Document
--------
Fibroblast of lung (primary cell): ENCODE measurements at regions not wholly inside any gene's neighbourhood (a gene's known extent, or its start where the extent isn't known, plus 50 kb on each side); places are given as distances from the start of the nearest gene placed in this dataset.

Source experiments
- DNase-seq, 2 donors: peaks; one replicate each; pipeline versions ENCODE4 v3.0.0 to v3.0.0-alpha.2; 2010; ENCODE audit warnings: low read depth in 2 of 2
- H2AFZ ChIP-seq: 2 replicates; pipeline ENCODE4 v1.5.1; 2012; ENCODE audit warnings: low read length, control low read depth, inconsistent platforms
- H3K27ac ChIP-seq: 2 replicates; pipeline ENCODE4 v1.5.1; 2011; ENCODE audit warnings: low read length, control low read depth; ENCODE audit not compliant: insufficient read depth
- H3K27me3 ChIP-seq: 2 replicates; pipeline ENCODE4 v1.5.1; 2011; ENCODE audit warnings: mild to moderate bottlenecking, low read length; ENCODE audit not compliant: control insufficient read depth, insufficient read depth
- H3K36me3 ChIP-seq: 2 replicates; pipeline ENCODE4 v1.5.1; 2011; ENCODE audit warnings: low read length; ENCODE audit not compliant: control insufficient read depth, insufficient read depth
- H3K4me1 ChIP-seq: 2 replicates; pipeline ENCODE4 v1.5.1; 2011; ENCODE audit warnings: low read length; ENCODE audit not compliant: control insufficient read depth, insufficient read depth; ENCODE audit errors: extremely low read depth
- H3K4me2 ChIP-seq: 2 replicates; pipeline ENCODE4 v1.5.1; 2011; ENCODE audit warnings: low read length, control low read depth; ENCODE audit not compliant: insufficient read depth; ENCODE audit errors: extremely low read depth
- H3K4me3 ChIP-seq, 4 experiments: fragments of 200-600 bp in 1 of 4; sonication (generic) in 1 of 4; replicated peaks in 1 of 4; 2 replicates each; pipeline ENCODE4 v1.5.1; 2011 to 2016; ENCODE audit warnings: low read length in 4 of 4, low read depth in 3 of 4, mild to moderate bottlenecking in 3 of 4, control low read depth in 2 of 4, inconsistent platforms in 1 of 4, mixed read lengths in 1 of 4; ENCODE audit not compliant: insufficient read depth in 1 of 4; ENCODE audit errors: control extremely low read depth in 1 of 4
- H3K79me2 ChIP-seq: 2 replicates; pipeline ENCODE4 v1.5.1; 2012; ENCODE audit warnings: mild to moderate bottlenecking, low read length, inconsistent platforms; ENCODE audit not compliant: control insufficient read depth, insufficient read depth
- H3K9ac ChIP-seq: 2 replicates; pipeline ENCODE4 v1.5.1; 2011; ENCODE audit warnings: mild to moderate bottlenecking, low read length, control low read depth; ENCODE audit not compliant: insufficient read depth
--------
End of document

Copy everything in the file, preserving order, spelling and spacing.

Fibroblast of lung (primary cell): ENCODE measurements at regions not wholly inside any gene's neighbourhood (a gene's known extent, or its start where the extent isn't known, plus 50 kb on each side); places are given as distances from the start of the nearest gene placed in this dataset.

Source experiments
- DNase-seq, 2 donors: peaks; one replicate each; pipeline versions ENCODE4 v3.0.0 to v3.0.0-alpha.2; 2010; ENCODE audit warnings: low read depth in 2 of 2
- H2AFZ ChIP-seq: 2 replicates; pipeline ENCODE4 v1.5.1; 2012; ENCODE audit warnings: low read length, control low read depth, inconsistent platforms
- H3K27ac ChIP-seq: 2 replicates; pipeline ENCODE4 v1.5.1; 2011; ENCODE audit warnings: low read length, control low read depth; ENCODE audit not compliant: insufficient read depth
- H3K27me3 ChIP-seq: 2 replicates; pipeline ENCODE4 v1.5.1; 2011; ENCODE audit warnings: mild to moderate bottlenecking, low read length; ENCODE audit not compliant: control insufficient read depth, insufficient read depth
- H3K36me3 ChIP-seq: 2 replicates; pipeline ENCODE4 v1.5.1; 2011; ENCODE audit warnings: low read length; ENCODE audit not compliant: control insufficient read depth, insufficient read depth
- H3K4me1 ChIP-seq: 2 replicates; pipeline ENCODE4 v1.5.1; 2011; ENCODE audit warnings: low read length; ENCODE audit not compliant: control insufficient read depth, insufficient read depth; ENCODE audit errors: extremely low read depth
- H3K4me2 ChIP-seq: 2 replicates; pipeline ENCODE4 v1.5.1; 2011; ENCODE audit warnings: low read length, control low read depth; ENCODE audit not compliant: insufficient read depth; ENCODE audit errors: extremely low read depth
- H3K4me3 ChIP-seq, 4 experiments: fragments of 200-600 bp in 1 of 4; sonication (generic) in 1 of 4; replicated peaks in 1 of 4; 2 replicates each; pipeline ENCODE4 v1.5.1; 2011 to 2016; ENCODE audit warnings: low read length in 4 of 4, low read depth in 3 of 4, mild to moderate bottlenecking in 3 of 4, control low read depth in 2 of 4, inconsistent platforms in 1 of 4, mixed read lengths in 1 of 4; ENCODE audit not compliant: insufficient read depth in 1 of 4; ENCODE audit errors: control extremely low read depth in 1 of 4
- H3K79me2 ChIP-seq: 2 replicates; pipeline ENCODE4 v1.5.1; 2012; ENCODE audit warnings: mild to moderate bottlenecking, low read length, inconsistent platforms; ENCODE audit not compliant: control insufficient read depth, insufficient read depth
- H3K9ac ChIP-seq: 2 replicates; pipeline ENCODE4 v1.5.1; 2011; ENCODE audit warnings: mild to moderate bottlenecking, low read length, control low read depth; ENCODE audit not compliant: insufficient read depth